Statistical Analysis of ERP Data
Participants’ ERPs following the presentation of the smoking-related pictures were analyzed.
Visual inspection of the grand average ERP waveforms of all participants revealed frontocentral negativity beginning at ca. 250 ms that was more pronounced in the NoGo condition (the NoGo N200 component). This was quantified using repeated-measures ANOVA to test for differences between the four conditions in the mean amplitude between 250 and 400 ms. Because the NoGo N200 is known to have a frontal maximum, we restricted the analysis to electrodes F3/F4/Fz.
Visual inspection of the grand average ERP waveforms of non-smokers and smokers depicted separately revealed that the frontocentral NoGo N200 effect was clearly delayed in the incongruent condition in the non-smoker group, but only slightly in the smoker group. This was quantified by analyzing the NoGo incongruent-minus-congruent difference waveforms for both groups using repeated measures ANOVA and unpaired t-tests.
The level of significance was set at p < 0.05 (*), p < 0.01 (**), p < 0.001 (***) and p < 0.0001 (****).
Analysis of the mean reaction times to smoking-related pictures revealed that both groups showed faster reaction times in the congruent compared to the incongruent condition; smokers showed slightly slower reaction times (non-smoker group: 564 vs. 624 ms; smoker group: 597 vs. 657 ms). Repeated measures ANOVA for reaction times revealed a highly significant main effect of congruency (F(1,14) = 41.72; p < 0.001), while there was neither a significant main effect of group (F(1,14) = 2.02; p = 0.18) nor a congruency by group interaction (F(1,14) = 0.001; p = 0.97). A paired t-test revealed highly significant differences between congruent and incongruent conditions in both groups (p < 0.001).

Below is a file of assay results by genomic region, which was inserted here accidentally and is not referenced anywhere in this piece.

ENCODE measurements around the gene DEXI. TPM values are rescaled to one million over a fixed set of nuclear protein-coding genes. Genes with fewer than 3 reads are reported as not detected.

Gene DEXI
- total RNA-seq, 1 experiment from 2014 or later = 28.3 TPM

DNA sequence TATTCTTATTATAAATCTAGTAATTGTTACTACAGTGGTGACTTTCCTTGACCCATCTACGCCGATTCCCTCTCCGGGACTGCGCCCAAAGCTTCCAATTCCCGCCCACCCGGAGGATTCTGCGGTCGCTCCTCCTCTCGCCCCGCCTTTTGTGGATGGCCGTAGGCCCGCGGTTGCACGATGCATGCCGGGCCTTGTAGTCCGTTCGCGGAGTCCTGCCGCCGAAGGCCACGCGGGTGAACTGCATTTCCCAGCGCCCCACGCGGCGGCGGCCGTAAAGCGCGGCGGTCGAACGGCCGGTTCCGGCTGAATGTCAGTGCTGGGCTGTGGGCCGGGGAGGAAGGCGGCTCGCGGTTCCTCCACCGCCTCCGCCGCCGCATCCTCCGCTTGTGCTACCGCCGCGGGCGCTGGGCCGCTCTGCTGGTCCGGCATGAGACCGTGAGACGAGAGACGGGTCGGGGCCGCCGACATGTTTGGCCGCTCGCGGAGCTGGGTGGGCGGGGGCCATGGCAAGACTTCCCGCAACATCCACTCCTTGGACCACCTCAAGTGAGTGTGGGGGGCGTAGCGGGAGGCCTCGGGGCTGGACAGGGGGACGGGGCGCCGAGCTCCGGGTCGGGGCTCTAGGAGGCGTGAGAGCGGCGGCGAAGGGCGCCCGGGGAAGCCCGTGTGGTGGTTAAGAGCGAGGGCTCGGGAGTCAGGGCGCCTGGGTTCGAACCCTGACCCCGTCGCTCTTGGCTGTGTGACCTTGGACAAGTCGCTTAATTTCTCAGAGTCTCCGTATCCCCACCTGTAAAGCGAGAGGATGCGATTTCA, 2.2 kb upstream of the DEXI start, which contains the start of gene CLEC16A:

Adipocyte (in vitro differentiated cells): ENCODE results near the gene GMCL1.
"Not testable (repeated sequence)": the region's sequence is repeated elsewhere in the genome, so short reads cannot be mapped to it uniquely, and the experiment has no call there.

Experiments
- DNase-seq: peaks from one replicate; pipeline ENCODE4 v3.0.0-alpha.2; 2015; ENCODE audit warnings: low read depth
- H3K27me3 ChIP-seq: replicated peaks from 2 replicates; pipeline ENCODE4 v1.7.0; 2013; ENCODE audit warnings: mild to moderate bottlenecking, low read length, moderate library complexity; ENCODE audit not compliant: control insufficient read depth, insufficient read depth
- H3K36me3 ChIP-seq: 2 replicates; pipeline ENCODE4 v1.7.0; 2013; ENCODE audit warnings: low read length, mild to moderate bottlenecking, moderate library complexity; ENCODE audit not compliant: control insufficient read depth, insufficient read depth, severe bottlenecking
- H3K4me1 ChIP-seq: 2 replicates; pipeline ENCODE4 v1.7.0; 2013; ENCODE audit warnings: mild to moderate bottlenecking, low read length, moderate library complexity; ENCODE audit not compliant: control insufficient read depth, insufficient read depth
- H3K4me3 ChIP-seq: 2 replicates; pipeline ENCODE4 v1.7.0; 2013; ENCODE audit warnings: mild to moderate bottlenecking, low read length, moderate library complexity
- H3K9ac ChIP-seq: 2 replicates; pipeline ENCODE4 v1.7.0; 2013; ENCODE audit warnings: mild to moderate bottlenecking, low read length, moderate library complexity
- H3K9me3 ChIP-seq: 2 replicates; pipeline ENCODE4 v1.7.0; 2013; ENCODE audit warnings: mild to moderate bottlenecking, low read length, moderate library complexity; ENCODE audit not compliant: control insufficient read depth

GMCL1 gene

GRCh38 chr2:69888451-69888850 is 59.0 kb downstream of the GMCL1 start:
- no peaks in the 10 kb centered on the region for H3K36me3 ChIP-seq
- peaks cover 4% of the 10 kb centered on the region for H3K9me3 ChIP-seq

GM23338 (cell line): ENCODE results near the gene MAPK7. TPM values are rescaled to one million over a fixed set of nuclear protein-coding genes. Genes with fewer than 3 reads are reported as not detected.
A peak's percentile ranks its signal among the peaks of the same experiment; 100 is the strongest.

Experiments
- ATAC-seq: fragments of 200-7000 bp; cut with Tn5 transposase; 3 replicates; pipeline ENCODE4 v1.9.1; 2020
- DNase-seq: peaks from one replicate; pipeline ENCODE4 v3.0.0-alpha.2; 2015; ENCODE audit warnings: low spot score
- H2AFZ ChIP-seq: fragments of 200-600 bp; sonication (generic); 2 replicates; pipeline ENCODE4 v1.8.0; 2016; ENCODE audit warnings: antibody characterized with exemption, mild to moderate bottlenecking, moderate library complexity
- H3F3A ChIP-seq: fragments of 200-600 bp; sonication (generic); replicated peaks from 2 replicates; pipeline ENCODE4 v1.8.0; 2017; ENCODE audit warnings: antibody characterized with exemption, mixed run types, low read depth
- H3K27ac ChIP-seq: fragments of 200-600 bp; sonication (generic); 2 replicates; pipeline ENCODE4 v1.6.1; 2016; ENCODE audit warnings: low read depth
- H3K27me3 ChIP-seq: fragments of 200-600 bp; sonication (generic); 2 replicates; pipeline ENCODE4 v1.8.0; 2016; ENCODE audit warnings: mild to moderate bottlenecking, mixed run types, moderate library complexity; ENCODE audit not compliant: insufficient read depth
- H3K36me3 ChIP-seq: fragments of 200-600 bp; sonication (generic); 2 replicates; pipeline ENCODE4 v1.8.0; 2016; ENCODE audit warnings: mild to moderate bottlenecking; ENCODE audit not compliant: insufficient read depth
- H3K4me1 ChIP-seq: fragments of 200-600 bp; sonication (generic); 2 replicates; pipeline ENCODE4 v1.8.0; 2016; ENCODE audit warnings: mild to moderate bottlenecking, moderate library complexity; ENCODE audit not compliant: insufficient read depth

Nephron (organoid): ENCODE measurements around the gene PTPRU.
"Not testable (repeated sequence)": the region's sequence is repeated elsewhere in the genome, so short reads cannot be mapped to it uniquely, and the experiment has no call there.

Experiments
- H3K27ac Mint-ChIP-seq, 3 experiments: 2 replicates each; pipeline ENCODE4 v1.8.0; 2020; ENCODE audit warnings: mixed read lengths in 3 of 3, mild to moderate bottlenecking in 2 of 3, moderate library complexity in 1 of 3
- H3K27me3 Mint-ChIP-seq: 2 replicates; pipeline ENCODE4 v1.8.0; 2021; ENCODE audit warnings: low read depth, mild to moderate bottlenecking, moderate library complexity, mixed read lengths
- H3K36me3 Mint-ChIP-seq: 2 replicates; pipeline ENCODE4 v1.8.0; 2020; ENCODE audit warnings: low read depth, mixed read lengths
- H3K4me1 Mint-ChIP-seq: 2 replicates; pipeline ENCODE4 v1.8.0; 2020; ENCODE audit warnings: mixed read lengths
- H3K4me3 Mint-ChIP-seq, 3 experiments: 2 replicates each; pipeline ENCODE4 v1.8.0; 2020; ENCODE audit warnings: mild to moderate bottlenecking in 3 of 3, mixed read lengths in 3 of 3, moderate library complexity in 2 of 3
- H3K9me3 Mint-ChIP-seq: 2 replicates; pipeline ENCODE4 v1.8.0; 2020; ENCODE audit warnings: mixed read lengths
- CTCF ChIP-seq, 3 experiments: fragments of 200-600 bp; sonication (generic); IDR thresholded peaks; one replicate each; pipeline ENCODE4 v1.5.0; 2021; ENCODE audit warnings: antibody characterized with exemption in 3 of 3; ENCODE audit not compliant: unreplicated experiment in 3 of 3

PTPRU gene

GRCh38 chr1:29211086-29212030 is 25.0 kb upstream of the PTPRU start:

See Figure 2 for reaction times to smoking-related pictures.
Figure 2. Reaction times for non-smokers and smokers in classifying smoking-related pictures (Go condition). Note that both groups show slower reaction times in the incongruent condition. The difference within the groups is highly significant (p < 0.0001 and p = 0.0004, for non-smokers and smokers, respectively; paired t-test). *** p < 0.001, **** p < 0.0001.
Error rates, in general, were low; being lower in the congruent compared to the incongruent condition for both groups (non-smokers: 0.92% vs. 1.34%; smokers: 1.17% vs. 1.75%). rmANOVA revealed a significant main effect of congruency (F(1,14) = 4.76; p < 0.05), while no main effect of group or congruency by group interaction was found.
Participants were asked to fill out the Fagerström Test for Nicotine Dependence Questionnaire (Heatherton et al., 1991) after completing the experiment. The mean addiction score was 3.2; the severity of nicotine dependence was positively correlated with reaction times (r = 0.60; p = 0.02).